MCM Power computer

Dublin Core


MCM Power computer


computer hardware: desktop computer


Historical context (by Z. Stachniak)
In April, 1972, Intel Corp. of Santa Clara, California, announced its first 8-bit microprocessor — the 8008. In just a few months, the prototypes of the first general purpose computers powered by the 8008 chip were already working on site at the French company Réalisations et Études Électroniques located in the suburbs of Paris and at Micro Computer Machines (MCM) with headquarters situated on the outskirts of Toronto. These firms fully recognized, articulated, and acted upon the immense potential of the budding microprocessor technology for the development of a new generation of cost effective computing systems. MCM announced its first computer—the MCM/70—in September 1973. The computer—arguably the first microprocessor-powered computer designed specifically for personal use—was followed by three more generations of MCM desktops: the MCM/800 was unveiled in 1976, the MCM/900 in 1978, and the MCM Power in 1980.

In early 1980, MCM made a decision to evolved its best selling MCM/900 system into a multi-user, distributed data processing network that shared peripherals and a common file system. The new system—the MCM Power—was to "bridge the gap between the small business systems and the large, complex computers which are beyond the reach of most businesses." As its MCM predecessors—the MCM/70, /800, and /900—the Power offered an APL environment and virtual memory that significantly extended the amount of memory available to users. To achieve a multi-user, distributed data processing network, MCM supported its new computer with a software package consisting of Powerlink, Powernet, and Powercomm programs. Powerlink provided a universal interface between a Power system and a wide selection of peripherals. Up to 200 uniquely addressable devices could be interfaced including printer/plotters, analog/digital converters, etc. The MCM Powernet software allowed to share data storage and output media by several Power computers. Finally, the MCM Powercomm facilitated serial data transmission as well as interactive communications with large-scale computer systems.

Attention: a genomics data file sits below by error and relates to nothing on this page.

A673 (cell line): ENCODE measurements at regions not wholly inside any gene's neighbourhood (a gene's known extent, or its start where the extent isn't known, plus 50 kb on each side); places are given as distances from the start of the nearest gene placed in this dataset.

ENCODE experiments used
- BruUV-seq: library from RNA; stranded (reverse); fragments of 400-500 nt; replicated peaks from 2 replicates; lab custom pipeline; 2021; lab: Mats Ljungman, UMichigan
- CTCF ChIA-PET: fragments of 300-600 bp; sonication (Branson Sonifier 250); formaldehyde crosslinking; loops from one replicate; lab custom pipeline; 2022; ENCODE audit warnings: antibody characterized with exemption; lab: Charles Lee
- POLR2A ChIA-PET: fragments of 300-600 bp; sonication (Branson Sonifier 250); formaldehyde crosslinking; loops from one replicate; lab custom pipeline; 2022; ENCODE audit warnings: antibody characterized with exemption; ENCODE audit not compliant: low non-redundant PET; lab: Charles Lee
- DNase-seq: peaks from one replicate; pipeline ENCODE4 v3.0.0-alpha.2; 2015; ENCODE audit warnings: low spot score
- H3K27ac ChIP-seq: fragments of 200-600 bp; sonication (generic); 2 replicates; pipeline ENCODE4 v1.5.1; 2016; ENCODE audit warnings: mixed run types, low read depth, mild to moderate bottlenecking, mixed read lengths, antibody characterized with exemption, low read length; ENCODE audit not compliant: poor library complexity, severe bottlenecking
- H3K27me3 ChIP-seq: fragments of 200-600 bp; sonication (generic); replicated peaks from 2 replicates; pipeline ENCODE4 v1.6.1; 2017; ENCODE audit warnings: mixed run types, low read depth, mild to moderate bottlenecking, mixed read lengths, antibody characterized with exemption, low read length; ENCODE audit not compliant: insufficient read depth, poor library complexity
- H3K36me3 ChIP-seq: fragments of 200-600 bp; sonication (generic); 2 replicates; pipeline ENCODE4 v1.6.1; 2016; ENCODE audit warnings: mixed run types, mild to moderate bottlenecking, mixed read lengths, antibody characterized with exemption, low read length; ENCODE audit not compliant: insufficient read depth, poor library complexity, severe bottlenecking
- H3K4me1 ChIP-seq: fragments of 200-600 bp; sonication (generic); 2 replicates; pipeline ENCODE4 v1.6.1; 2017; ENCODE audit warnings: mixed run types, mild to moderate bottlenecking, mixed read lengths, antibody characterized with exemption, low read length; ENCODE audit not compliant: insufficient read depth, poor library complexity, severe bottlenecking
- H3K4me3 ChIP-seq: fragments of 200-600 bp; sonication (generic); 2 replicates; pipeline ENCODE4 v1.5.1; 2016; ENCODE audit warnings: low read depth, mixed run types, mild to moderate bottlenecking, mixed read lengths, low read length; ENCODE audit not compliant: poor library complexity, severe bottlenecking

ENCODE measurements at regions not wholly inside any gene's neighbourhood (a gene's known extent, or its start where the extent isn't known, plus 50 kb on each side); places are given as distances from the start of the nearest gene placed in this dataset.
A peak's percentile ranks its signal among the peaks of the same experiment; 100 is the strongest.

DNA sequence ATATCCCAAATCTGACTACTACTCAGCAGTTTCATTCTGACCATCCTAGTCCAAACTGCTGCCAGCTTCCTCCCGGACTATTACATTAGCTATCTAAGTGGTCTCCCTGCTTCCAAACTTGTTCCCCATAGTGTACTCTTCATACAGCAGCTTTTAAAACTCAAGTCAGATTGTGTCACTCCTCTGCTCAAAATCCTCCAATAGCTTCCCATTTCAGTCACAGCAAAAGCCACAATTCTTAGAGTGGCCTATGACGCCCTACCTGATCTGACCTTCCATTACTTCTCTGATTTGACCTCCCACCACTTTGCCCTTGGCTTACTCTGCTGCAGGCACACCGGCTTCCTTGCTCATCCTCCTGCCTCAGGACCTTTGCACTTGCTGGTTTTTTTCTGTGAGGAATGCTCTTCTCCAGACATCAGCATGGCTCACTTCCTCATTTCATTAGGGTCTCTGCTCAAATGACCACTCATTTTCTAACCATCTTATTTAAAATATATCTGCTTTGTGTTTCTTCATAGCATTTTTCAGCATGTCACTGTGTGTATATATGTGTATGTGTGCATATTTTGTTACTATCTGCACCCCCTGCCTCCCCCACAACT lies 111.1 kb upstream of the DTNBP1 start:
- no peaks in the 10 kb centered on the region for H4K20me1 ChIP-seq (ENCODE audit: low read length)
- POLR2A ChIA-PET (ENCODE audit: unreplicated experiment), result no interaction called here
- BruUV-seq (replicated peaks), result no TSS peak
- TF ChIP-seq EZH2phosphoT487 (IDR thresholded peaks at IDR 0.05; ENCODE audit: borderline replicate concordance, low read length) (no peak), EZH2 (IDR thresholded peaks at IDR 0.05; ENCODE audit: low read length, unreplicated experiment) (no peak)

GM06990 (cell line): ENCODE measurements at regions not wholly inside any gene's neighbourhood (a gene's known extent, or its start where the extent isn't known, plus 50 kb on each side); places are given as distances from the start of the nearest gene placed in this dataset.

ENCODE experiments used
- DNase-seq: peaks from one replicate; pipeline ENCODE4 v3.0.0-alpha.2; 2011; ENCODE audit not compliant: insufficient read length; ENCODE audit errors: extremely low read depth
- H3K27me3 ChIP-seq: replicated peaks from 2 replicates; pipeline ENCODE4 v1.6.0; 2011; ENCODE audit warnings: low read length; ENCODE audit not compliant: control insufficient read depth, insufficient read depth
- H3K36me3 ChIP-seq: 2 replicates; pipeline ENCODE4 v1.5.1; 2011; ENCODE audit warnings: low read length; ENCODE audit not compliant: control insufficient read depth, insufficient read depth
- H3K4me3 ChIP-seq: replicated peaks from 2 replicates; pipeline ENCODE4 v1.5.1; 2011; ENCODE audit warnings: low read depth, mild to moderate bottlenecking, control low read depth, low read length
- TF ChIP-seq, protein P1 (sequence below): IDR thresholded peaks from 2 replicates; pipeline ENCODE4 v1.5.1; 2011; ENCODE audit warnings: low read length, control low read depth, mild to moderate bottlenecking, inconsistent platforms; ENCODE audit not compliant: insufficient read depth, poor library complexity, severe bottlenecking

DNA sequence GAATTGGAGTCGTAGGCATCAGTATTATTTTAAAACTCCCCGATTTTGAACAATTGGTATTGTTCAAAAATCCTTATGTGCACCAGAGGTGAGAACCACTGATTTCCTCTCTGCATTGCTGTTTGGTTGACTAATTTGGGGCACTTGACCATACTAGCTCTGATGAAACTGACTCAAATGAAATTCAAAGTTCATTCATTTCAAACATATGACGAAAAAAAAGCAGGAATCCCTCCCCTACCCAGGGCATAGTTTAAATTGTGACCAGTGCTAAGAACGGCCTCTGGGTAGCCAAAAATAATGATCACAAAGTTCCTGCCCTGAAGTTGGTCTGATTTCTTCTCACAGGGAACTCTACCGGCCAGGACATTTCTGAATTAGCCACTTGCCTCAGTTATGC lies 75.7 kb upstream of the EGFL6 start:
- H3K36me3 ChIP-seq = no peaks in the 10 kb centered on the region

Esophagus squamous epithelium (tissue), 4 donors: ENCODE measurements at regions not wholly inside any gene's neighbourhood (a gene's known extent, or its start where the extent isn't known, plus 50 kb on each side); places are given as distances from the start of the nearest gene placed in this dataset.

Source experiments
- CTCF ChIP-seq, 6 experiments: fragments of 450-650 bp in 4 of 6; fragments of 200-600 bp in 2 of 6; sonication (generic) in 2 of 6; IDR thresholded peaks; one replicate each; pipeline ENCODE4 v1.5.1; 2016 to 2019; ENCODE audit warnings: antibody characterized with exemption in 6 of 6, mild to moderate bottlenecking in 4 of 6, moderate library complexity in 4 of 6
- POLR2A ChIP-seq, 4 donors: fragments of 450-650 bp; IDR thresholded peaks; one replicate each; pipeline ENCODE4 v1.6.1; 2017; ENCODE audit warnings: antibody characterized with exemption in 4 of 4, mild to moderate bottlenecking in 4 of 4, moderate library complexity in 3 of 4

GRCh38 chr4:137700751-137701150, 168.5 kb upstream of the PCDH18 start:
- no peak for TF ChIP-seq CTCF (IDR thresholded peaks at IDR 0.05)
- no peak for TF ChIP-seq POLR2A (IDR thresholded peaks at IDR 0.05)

The computer was announced in mid-1980. It's single-user stripped-down version—the MicroPower—was offered the same year.

The MCM/900 hardware specification:
  • CPU - bitslice technology using AMD-2901 bitslice processors,  Z80 co-processor for data handling
  • RAM - 8KB to 24KB,
  • ROM - 96KB(?) (contained the MCM/APL and OS)
  • external storage - DDS-500 and DDS-1000 dual diskette systems (5124KB per disk storage capacity), HDS-10 hard drive (10MB storage capacity),
  • display - 12 inch monochrome, 21 lines of 96 characters, built-in, APL as well as alternate user-programmable character sets,
  • keyboard - IBM 2741-style, 48 APL keys, 19-key numeric keypad,
  • peripherals: DDS-500 and DDS-1000 dual diskette systems, HDS-10 hard drive, printers/plotters (MCM MCP-132, MCP-300, MCP-709, MCP-712, MCP-713),
  • Communications Subsystem (up to 2400 baud),
  • ports - Omniport IO interface (8-bit parallel), RS-232C serial port,
  • power supply - with power-fail protection.

  • operating system - EASY (External Allocation System) and AVS (A Virtual System) in ROM,
  • MCM/APL - APL interpreter in ROM,
  • Decision Support APL Functions Library,
  • MCM Text word processing system,
  • Distribution Management and Financial Accounting,
  • Travel Agency System,
  • Client Accounting System,
  • Dental Practice System,
  • Property Management System,
  • Pharmacy Control System,
  • Construction Management System.
Museum holdings:

MCM Power Model 524, serial number 1071122c
MCP-132 printer/plotter,
DDS-1000 and MPD-1000 diskette systems.

Recommended readings:
  • Z. Stachniak. Inventing the PC: the MCM/70 Story , McGill-Queen's University Press (2011).


Micro Computer Machines




Canada, 1980-




Micro Computer Machines, “MCM Power computer,” York University Computer Museum Canada, accessed May 27, 2023,

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